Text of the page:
ECB President Mario Draghi continued to impress with his very direct style during the European Central Bank's (ECB) first press conference of the year. While not lowering interest rates or announcing further easing measures, he made it clear that the ECB is "ready to act" should the environment deteriorate. Our takeaways:
Draghi increased pressure on policy makers: key facets in resolving the crisis are national governments, euro area governance, as well as financial stability. Draghi emphasized that the "fiscal compact" must be unambiguous and efficient. Notably, he urged a deadline to come to agree on the compact by the end of January, rather than March, as currently planned.
With regard to "private sector involvement" (PSI) in Greece (referring to the "voluntary" cuts for private creditors under negotiation), Draghi called them politically understandable, but took the opportunity to try to convince the markets that there will never be another PSI in the future, as promised by policy makers on December 9. He referenced the detrimental unintended consequences.
Referring to the effect of credit contraction on the Eurozone economy, Draghi outlined three factors influencing bank lending: lack of funding, lack of capital and risk aversion:
On funding: The unlimited 3-year liquidity facility (Long Term Refinancing Operation / LTRO) was put in place because €200 billion in bank bonds are coming due this quarter. Another LTRO will take place soon, easing collateral requirements to allow more banks to participate. The LTRO appears a success, as borrowing costs have come down across the yield curve, initially at the short-end, and most recently (on the backdrop of successful Italian and Spanish auctions), at the longer end of the curve. Further, some unsecured intra-bank lending has recommenced. Draghi also noted that a lot of the recent demand for sovereign securities has come from market participants other than those that have access to liquidity from the ECB. Our perspective: the LTRO boosts bank earnings. While the Fed's quantitative easing program allows the Fed to have record income (the more money the Fed prints, the more interest the Fed earns from the bonds purchased), the ECB's approach "splits the coupon", charging 1% for loans, allowing banks to reap the benefits of redeploying that money into higher yielding securities.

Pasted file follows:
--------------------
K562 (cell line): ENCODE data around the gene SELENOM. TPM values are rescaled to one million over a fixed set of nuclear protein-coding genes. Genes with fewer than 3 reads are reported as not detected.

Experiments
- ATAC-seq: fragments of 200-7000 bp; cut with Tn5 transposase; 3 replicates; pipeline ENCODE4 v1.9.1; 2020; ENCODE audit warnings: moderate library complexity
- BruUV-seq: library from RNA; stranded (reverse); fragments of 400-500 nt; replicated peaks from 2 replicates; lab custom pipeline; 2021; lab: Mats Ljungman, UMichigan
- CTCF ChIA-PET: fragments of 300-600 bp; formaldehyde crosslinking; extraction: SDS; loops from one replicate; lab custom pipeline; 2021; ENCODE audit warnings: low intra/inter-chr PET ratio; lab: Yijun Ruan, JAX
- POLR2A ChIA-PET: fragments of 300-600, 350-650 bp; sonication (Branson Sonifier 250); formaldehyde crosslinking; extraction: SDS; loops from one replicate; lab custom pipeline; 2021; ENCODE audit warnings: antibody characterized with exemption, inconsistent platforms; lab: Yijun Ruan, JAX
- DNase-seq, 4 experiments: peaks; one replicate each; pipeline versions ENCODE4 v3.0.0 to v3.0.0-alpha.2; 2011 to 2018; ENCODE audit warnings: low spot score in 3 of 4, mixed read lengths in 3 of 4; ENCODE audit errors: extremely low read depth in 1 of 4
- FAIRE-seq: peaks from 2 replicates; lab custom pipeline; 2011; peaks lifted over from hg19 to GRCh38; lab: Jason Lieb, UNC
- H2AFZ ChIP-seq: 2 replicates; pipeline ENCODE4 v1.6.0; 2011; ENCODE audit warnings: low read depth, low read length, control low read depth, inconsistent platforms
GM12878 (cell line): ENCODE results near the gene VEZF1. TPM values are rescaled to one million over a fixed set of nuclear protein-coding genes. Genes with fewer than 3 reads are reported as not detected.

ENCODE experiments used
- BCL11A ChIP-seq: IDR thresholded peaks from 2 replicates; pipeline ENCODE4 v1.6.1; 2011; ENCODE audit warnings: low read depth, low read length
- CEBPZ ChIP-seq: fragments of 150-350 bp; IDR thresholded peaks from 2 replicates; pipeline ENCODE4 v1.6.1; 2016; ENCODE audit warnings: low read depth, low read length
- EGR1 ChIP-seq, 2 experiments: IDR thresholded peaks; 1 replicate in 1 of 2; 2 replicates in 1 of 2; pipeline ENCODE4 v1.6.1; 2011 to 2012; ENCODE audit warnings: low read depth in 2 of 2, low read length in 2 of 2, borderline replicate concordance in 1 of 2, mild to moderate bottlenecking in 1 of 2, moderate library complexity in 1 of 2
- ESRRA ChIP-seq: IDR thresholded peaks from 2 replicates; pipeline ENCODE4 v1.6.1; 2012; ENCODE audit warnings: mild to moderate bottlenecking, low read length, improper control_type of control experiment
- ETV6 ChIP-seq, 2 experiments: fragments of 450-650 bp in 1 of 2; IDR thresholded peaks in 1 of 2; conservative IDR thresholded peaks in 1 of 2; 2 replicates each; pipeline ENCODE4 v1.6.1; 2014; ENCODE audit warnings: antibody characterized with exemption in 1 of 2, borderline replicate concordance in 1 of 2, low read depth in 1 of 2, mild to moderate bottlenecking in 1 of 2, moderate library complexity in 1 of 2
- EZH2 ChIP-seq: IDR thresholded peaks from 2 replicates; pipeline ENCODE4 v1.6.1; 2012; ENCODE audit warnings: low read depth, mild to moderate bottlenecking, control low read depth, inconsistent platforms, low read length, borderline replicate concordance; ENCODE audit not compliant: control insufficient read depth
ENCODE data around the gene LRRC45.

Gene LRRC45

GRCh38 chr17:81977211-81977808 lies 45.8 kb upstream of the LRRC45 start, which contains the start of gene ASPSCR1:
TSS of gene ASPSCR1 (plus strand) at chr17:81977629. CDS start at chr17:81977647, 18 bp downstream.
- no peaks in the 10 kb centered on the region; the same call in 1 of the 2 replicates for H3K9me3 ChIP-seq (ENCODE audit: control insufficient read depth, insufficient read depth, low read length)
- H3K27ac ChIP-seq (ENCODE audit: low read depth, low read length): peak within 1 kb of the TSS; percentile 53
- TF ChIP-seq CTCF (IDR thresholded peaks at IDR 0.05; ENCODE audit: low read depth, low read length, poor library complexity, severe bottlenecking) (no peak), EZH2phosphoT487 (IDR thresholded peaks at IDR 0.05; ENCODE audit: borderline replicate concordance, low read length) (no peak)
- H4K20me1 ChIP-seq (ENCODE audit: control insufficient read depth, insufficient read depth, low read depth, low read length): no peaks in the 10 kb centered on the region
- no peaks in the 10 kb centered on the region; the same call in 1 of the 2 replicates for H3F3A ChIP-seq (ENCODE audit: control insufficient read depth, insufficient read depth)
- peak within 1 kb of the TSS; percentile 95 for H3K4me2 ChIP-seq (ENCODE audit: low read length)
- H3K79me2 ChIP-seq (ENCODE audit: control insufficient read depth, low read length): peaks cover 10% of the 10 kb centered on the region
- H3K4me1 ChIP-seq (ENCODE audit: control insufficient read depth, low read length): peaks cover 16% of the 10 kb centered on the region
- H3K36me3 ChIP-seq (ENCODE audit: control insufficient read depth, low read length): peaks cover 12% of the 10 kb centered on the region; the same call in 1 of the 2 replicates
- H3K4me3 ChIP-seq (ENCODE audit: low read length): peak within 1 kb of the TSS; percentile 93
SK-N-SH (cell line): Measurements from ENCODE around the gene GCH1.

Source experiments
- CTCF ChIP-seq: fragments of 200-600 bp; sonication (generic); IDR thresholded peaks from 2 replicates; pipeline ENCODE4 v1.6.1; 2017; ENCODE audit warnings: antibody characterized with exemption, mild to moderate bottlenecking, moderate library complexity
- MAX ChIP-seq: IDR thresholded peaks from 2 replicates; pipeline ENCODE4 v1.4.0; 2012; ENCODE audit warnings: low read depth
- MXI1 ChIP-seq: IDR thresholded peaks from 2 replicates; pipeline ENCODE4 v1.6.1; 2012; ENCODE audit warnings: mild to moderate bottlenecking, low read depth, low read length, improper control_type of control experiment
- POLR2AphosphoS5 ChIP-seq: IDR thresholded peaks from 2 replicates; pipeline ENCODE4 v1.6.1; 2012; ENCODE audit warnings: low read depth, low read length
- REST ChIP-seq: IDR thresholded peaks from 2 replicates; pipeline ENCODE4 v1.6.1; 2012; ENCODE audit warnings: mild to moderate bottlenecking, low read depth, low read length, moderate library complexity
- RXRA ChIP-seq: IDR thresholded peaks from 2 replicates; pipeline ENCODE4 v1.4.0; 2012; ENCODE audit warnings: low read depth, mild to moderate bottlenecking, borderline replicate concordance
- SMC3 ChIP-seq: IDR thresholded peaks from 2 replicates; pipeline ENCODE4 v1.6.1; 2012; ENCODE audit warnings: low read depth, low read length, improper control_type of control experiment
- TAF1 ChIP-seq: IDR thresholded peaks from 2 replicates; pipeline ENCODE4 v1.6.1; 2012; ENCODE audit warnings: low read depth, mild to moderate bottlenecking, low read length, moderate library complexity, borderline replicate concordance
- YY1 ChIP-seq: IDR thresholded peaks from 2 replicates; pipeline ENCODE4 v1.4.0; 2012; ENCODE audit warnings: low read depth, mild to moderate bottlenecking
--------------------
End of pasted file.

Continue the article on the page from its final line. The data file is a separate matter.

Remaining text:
On capital: Draghi decried the stress test by the European Banking Authority (EBA) conducted last summer. Specifically, he argued, that stress tests are good, but there must be an avenue to fill the capital shortfalls discovered. He referenced the U.S., where money was available to shore up banks. In Europe, however, national governments did not have the resources, nor was the European Financial Stability Facility (EFSF) in place. We interpret that more stress tests are to come, but public money will be made available, should banks be unable to raise capital in the markets. As EFSF money may be deployed, this would mean German taxpayer money would be used to shore up Spanish banks, a very noteworthy development.
Our interpretation of the press conference was that Draghi clearly understands the issues. He does what all central bankers do: provide ultimate support to the banking system; he does so in an amazingly aggressive manner. For now, the euro is up as a result of the conference; short positions in the euro had reached extremes, a short covering rally could well take on a life on its own. As the year progresses, we expect both euphoria and panic to drive the euro. As the drama continues, expect central banks in the rest of the world to "take out insurance", i.e. be most accommodative because of the feared contagion. While the focus may be on the euro, should dynamics unfold as we see them, it could mean a weaker U.S. dollar and stronger commodity currencies, with the latter most benefiting from printing presses around the world fighting potential contagions coming out of Europe.